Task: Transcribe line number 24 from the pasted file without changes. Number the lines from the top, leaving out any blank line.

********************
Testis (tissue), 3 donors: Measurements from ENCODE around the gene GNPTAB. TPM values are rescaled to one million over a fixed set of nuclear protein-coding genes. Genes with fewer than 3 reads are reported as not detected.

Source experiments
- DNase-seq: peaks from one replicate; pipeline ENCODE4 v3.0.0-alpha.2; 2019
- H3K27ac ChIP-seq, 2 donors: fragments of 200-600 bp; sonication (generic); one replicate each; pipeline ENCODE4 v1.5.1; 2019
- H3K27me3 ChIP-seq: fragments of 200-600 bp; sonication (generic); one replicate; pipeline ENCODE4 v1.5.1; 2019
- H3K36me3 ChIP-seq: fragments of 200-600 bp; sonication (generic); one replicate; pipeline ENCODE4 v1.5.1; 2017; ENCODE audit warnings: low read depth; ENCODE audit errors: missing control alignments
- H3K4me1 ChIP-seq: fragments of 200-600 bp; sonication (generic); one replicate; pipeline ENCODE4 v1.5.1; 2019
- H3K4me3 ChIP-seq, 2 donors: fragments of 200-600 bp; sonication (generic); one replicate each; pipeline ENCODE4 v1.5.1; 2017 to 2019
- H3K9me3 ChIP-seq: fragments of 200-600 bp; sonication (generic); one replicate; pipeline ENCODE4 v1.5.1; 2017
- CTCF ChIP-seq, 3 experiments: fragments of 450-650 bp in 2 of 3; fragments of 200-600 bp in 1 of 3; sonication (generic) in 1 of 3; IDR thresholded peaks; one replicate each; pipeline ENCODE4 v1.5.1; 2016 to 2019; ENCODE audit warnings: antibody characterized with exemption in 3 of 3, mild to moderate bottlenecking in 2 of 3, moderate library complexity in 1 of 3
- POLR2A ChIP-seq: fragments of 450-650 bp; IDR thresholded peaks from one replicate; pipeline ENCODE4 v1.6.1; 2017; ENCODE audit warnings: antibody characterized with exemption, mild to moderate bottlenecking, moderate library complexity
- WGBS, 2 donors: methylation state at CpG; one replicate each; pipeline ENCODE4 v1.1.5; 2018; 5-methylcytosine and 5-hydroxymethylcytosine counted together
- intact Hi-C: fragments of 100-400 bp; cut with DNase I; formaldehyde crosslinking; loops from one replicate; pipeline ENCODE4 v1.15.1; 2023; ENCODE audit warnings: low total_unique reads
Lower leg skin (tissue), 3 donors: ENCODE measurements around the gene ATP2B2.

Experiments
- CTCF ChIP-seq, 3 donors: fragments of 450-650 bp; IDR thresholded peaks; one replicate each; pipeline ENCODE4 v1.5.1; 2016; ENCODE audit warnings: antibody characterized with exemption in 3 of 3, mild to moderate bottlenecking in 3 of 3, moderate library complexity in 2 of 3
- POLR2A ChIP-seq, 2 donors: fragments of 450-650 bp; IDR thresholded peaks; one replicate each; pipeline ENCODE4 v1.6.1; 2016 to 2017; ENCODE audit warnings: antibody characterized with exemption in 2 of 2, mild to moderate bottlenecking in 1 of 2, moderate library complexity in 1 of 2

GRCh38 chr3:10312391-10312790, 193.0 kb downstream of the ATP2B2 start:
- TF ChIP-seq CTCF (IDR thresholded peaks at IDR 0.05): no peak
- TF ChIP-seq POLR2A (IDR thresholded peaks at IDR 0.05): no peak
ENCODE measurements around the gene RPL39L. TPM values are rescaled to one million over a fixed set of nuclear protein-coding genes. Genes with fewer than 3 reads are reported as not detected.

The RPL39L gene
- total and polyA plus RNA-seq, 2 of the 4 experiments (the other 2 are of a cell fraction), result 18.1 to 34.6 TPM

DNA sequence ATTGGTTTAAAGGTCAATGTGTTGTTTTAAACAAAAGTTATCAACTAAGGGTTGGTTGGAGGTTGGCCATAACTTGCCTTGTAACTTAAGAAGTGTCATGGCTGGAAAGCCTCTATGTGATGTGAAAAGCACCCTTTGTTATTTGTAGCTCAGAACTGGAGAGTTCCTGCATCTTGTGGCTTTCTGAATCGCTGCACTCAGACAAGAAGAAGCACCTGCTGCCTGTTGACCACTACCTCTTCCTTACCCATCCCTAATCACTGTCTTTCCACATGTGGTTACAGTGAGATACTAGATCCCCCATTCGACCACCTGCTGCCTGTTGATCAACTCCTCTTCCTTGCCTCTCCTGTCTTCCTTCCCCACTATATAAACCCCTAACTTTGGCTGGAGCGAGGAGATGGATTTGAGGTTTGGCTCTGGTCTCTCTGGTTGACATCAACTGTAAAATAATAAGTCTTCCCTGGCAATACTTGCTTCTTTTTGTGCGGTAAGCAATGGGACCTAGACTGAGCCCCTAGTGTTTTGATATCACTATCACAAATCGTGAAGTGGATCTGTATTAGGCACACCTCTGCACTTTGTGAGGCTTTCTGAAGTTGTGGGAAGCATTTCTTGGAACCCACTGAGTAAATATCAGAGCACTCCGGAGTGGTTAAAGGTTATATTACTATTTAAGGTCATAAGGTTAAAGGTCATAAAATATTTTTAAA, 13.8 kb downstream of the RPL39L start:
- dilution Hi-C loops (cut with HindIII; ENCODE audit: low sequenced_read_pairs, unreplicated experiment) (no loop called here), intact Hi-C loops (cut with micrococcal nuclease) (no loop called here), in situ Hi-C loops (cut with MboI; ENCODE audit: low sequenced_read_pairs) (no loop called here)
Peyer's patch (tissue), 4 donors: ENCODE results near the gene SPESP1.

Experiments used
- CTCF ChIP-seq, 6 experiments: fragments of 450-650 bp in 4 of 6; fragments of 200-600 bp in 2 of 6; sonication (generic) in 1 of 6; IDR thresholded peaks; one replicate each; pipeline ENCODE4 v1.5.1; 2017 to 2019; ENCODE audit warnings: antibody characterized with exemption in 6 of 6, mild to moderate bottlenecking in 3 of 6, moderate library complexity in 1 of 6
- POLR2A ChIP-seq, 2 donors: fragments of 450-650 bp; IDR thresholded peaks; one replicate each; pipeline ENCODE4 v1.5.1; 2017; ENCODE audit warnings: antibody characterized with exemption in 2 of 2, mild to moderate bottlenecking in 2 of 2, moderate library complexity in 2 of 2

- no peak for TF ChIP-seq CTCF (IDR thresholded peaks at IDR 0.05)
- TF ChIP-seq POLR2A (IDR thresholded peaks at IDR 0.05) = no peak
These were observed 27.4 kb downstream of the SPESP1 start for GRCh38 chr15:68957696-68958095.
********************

DNA sequence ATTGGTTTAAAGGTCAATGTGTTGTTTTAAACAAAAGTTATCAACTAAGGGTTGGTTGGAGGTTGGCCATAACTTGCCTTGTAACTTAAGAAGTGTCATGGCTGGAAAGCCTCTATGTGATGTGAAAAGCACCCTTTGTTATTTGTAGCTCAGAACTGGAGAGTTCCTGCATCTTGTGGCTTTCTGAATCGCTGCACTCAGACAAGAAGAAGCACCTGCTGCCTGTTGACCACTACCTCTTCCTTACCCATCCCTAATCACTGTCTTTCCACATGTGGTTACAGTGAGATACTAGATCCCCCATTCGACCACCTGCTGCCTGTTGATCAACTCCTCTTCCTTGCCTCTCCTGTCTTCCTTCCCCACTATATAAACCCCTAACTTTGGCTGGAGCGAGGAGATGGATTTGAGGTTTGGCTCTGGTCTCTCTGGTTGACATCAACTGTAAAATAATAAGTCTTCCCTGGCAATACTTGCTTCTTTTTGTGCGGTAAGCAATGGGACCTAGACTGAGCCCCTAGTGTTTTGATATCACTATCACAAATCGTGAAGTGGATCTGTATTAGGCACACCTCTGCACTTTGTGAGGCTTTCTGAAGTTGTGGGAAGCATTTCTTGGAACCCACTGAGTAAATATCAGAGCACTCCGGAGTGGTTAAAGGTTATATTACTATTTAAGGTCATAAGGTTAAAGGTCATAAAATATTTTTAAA, 13.8 kb downstream of the RPL39L start: